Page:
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General Service Medal (Army & Royal Air Force), with bar for S. Persia, awarded to Lascar Maduraimuthu, 1923

General Service Medal, 1923

Obverse, the head of King George V facing left

General Service Medal, 1923

Reverse, Britannia with trident standing at the centre and placing a wreath on the hilt of a winged sword to the left

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General Service Medal, 1923

In 1915 the variety of likely engagements that British forces would face in the future had led to the creation of a new Naval General Service Medal. In 1918 the Army and Royal Air Force jointly instituted a partner medal for their own members, the General Service Medal, which was to be awarded for services anywhere but on the frontiers of India and in East, West and Central Africa.
The first campaign for which the medal was awarded was an attempt, from 1918 to 1919, to establish a British Protectorate in Southern Persia, that country (modern-day Iran) having been occupied by and divided between Britain and Russia during the Great War of 1914-1918 although it remained technically sovereign until this time. The Soviet Union as it had become withdrew from its sphere in Persia in 1921, but in that year a military coup took place under Reza Khan, who would become the first Shah of Persia, and this ended British power in the country also.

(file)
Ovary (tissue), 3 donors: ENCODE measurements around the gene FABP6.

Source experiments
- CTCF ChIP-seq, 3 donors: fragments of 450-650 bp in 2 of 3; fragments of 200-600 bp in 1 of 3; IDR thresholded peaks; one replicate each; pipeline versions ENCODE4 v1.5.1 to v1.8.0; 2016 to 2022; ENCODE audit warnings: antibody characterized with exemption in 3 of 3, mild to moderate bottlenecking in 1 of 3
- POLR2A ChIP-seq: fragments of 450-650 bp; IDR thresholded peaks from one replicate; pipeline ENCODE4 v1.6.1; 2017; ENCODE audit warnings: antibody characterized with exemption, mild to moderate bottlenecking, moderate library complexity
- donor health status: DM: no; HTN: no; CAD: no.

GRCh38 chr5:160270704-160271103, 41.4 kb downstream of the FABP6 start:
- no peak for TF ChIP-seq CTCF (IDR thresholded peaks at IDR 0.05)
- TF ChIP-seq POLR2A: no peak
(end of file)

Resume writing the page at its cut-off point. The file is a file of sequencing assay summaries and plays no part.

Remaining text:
This medal was awarded to Lascar Maduraimuthu of the 10th Indian Division for participation in the 1918-19 campaign. Lester Watson purchased his medal from the London dealers Baldwin in 1933.